Accelerating quantum information R&D to benefit the nation and science.
The Quantum Information Edge is a nationwide alliance of national labs, universities, and industry advancing the frontiers of quantum computing systems to address scientific challenges and maintain U.S. leadership in next-generation information technology.
Who we are
The Quantum Information Edge strategic alliance is led by two of the U.S. Department of Energy’s national laboratories: Lawrence Berkeley National Laboratory (Berkeley Lab) and Sandia National Laboratories. The alliance also includes experts from the University of Maryland, Duke University, Harvard University, University of Colorado Boulder, UC Berkeley, Caltech, MIT Lincoln Laboratory, Massachusetts Institute of Technology, the University of New Mexico, and the University of Texas at Austin.
The alliance pursues solutions across a range of technology areas, and integrates these efforts to build working quantum computing systems. The team also helps create a national research ecosystem to advance quantum R&D efforts. It will grow the workforce needed to keep the nation at the forefront of quantum information science, share its advances with the broader scientific community, and work with industry to translate promising technologies into real-world applications.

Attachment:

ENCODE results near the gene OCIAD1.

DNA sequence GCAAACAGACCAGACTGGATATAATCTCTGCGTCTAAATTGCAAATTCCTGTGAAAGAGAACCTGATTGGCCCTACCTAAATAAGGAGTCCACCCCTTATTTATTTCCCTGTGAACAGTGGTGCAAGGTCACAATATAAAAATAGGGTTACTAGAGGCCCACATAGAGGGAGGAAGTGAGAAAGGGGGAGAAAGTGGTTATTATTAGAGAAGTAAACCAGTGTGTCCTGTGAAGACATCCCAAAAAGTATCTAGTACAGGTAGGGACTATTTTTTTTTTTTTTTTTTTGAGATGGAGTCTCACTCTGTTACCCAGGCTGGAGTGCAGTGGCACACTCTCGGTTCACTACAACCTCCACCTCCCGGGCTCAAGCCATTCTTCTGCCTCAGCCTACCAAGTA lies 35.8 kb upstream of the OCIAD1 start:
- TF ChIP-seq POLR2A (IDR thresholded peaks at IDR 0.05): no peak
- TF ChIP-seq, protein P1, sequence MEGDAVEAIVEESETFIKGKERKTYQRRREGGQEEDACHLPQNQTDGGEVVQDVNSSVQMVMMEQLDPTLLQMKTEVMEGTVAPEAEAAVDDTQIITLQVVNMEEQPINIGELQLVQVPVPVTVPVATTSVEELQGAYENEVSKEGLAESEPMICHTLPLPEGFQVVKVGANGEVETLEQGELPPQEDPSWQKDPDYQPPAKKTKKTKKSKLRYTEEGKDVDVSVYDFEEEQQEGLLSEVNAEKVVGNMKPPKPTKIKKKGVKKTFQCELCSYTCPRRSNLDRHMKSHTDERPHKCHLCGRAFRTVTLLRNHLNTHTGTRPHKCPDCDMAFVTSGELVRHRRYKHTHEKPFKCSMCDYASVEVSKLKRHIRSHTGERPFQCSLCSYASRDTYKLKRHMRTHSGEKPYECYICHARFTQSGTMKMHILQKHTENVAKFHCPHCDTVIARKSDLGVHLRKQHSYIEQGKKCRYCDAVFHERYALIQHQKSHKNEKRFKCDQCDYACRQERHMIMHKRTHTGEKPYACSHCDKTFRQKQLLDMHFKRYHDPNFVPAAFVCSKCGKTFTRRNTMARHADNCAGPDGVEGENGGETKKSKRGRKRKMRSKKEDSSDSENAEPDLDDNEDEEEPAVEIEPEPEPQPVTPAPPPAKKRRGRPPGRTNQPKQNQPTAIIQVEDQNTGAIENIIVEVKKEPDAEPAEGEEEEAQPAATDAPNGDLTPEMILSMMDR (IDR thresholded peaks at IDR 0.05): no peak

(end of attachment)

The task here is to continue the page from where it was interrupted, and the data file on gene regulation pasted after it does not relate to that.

The partnership brings together an unprecedented breadth of world-leading expertise and capabilities in computer science, materials science, physics, mathematics, and engineering to pioneer practical advances in quantum systems. The alliance’s work on programmable quantum systems has the potential to solve scientific problems that are far beyond the reach of today’s machines, in areas such as information processing, simulations, and metrology.
Quantum Information Science — Reimagined.
The Quantum Information Edge will identify the most impactful scientific applications that stand to benefit from quantum computing and engineer the hardware and software systems to run these applications.
Using advanced hardware including superconducting circuits and naturally occurring atomic systems, the alliance will explore ways to achieve practical quantum advantage – meaning the systems can outperform state-of-the-art classical methods for important scientific and engineering problems.
- Advance quantum information systems using several hardware approaches, including superconducting, trapped ion, and trapped atom quantum bits.
- Explore how to suppress noise and errors in multi-qubit quantum processors, which severely degrade system performance.
- Develop new computing algorithms to control qubits, and engineer new techniques to fabricate, control, and interconnect qubits.
- Theoretical computer scientists, physicists, engineers, and chemists will help understand how best to apply these systems to important scientific problems.